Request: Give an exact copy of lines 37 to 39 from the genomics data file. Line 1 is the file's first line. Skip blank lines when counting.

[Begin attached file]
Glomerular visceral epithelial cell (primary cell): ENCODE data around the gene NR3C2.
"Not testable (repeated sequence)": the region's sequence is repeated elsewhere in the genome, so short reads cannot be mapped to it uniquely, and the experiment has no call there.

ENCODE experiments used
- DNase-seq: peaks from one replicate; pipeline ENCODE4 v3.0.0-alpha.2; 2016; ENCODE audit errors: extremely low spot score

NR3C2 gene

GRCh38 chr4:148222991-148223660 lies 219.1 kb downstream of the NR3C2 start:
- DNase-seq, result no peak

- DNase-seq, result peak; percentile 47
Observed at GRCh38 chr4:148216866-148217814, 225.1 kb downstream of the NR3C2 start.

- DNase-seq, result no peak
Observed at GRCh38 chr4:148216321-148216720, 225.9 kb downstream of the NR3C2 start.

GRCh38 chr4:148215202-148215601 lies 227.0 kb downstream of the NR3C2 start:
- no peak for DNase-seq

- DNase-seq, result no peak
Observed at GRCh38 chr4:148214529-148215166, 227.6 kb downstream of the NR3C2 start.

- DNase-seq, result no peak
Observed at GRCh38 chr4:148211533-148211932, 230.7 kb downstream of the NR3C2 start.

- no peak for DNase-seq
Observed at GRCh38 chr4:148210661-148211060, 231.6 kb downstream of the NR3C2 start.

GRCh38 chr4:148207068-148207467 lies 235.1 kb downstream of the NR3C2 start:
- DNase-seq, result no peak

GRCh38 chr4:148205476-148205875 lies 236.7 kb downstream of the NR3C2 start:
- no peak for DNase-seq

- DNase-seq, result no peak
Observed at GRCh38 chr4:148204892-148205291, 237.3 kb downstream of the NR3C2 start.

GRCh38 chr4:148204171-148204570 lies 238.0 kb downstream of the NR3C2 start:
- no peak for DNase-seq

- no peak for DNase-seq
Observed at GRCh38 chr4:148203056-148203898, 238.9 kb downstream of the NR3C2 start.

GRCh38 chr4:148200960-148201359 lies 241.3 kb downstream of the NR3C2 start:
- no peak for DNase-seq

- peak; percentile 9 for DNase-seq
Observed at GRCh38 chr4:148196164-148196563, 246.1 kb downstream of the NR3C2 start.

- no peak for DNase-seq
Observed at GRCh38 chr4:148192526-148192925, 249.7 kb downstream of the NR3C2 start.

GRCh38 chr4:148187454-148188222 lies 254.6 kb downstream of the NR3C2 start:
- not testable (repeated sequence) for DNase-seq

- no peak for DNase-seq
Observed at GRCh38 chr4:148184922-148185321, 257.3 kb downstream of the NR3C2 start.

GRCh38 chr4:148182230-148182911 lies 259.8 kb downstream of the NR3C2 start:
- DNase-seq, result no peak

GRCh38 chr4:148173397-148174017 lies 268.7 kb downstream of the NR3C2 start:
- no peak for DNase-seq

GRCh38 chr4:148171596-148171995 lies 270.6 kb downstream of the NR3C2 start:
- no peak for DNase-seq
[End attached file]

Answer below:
- not testable (repeated sequence) for DNase-seq

- no peak for DNase-seq
Observed at GRCh38 chr4:148184922-148185321, 257.3 kb downstream of the NR3C2 start.